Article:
What can Christian theology in North America learn from the rise of Nazism in Germany in the 1920s and 1930s?
This book explores an explosion of scholarship in recent decades that has reopened questions once thought to be settled about the relationships between Nazism, Liberalism, and Christianity. In the process of criticizing the retrospective fallacy and urging a properly hermeneutical historiography, its method in historical theology causes us to reflect back upon our tacit commitments, suggesting that we are closer to fascism than we are aware and that, although the devil never shows its face twice in exactly the same way, the particular hubris of grasping after ''final solutions'' along biopolitical lines--that is, the ''racially scientific'' version of fascism that was Nazism--is and remains near at hand today, within our horizon of possibilities unrecognized in just the ways that it was unrecognized by Germans before Auschwitz.
The book takes a fresh look at the theology of Adolf Hitler and finds themes that are disturbingly familiar. It summons to the renewal of Christian theology after Christendom in the form of critical dogmatics, where the motif of the Beloved Community replaces the fallen idol descended from Charlemagne.
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Paul R. Hinlicky is the Tise Professor of Lutheran Studies at Roanoke College, Salem, Virginia, a Docent of the Protestant Theological Faculty of Comenius University in Bratislava, and a Professor of Systematic Theology at the Institute of Lutheran Theology. He is the author of Paths Not Taken (2009), Luther and the Beloved Community (2010), Divine Complexity (2010), and with Brent Adkins, Rethinking Philosophy and Theology with Deleuze (2013).Review:
Historians find in early twentieth-century Germany a compelling backdrop for questions of politics, culture, and everyday life. Theologians recognize it as a time of nearly unrivaled creativity and productivity. But few historians register theological nuance, and few theologians attend to historical context. Before Auschwitz is exciting for being the rare book that does both. Hinlicky asks how theology was at work in this history and what this history means for contemporary theology.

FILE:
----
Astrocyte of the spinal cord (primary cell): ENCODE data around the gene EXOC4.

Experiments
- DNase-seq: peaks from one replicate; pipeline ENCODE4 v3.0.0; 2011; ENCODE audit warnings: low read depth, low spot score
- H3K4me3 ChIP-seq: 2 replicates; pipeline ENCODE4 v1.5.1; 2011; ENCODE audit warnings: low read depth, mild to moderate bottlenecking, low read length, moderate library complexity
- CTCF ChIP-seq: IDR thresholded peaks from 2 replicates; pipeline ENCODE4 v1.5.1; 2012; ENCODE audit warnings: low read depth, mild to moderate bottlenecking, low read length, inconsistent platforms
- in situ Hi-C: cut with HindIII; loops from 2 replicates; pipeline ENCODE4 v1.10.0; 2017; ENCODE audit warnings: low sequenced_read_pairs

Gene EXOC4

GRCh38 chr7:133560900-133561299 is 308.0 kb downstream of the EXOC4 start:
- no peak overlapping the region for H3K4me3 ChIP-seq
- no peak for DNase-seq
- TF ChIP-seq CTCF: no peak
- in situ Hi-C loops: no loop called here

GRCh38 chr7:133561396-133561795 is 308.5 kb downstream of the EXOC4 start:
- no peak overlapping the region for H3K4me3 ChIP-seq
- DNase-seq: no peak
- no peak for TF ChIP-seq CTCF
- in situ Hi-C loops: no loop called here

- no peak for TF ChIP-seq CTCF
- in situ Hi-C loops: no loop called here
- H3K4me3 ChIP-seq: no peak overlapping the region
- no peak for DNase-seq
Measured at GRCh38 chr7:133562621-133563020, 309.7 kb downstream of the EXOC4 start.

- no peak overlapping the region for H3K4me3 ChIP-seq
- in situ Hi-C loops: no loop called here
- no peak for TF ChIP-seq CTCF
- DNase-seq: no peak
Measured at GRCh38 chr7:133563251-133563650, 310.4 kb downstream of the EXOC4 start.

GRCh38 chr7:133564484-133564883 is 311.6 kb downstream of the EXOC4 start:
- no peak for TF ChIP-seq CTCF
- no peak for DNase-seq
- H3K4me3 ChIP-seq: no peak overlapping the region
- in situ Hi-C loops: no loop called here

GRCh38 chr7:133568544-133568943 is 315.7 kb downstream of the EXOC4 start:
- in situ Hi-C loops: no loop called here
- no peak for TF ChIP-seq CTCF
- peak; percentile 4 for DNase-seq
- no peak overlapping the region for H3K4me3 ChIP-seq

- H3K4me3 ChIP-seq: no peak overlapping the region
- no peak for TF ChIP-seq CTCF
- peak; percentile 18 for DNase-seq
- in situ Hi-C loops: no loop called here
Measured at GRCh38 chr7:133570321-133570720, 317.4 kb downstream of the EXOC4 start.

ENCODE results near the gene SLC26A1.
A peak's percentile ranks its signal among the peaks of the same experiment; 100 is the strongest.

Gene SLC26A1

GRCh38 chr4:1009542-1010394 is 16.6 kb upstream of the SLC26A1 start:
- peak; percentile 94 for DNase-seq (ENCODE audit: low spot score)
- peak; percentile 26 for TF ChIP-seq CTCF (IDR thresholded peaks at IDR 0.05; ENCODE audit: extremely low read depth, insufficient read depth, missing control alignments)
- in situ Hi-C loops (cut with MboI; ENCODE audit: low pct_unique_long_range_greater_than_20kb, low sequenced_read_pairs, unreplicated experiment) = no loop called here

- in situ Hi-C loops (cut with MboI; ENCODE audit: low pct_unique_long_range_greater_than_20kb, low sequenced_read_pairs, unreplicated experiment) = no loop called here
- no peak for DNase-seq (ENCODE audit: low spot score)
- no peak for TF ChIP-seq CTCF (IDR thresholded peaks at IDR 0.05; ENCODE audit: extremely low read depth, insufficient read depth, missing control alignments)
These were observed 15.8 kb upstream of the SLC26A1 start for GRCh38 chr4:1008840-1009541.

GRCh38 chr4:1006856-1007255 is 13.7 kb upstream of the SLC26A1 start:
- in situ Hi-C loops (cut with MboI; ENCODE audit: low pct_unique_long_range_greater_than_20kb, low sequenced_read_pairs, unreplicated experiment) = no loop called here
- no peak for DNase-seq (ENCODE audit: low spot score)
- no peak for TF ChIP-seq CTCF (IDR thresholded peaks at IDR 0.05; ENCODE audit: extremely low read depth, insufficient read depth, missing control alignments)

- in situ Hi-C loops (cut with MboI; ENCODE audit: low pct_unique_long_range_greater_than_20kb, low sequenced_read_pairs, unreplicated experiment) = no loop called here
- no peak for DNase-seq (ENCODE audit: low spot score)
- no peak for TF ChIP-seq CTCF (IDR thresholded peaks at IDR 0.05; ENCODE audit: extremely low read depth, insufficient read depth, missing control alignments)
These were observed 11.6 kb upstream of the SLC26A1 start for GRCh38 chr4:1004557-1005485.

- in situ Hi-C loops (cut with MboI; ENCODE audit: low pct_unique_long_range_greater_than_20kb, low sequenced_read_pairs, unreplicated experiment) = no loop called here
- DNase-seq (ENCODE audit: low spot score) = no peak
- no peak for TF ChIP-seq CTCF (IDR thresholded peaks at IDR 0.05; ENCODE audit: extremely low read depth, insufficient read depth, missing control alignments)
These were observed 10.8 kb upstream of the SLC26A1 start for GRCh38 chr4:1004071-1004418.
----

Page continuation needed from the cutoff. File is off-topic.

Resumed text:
--Michael P. DeJonge, author of Bonhoeffer's Theological Formation: Berlin, Barth, and Protestant Theology
Paul Hinlicky's interest is not merely to shed light on how it could happen that highly cultured and sophisticated German Christians could support the evil actions of Nazi anti-Semitism, but to suggest we have no guarantee that something similar could not happen within American Christianity.
--Carl E. Braaten, Emeritus Professor of Systematic Theology, Lutheran School of Theology
Hinlicky is making the best of his American and European roots and transcends many bounds in the realm of societal theology. His honest, personal, and courageous book is not just about the history of theology. It thinks basic theological positions over and presents theology that makes history.
--L'ubomír Batka, Dean of Lutheran Theological Faculty, Comenius University --Wipf and Stock Publishers
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